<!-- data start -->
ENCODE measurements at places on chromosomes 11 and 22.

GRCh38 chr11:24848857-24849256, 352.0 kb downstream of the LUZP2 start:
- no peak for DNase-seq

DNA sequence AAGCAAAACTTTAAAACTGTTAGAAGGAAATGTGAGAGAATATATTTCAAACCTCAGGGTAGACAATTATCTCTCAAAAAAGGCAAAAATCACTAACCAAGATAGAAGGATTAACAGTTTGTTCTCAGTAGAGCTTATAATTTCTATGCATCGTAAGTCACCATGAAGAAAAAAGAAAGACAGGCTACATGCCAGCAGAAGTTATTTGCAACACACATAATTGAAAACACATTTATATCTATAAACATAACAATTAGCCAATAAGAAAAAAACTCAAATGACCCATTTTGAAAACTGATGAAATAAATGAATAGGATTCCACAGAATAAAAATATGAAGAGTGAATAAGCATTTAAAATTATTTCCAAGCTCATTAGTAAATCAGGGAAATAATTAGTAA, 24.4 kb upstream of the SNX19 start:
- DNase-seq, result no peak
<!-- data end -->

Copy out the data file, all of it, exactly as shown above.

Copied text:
ENCODE measurements at places on chromosomes 11 and 22.

GRCh38 chr11:24848857-24849256, 352.0 kb downstream of the LUZP2 start:
- no peak for DNase-seq

DNA sequence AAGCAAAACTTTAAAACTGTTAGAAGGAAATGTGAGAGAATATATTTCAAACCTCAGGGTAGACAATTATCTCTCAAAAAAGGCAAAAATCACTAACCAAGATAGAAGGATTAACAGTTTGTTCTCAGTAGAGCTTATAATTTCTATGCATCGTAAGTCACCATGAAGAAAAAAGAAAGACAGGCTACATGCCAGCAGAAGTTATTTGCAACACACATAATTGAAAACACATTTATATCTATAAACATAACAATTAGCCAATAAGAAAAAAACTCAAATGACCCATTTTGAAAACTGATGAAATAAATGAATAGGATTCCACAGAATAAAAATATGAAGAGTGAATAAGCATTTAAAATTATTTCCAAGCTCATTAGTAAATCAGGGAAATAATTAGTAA, 24.4 kb upstream of the SNX19 start:
- DNase-seq, result no peak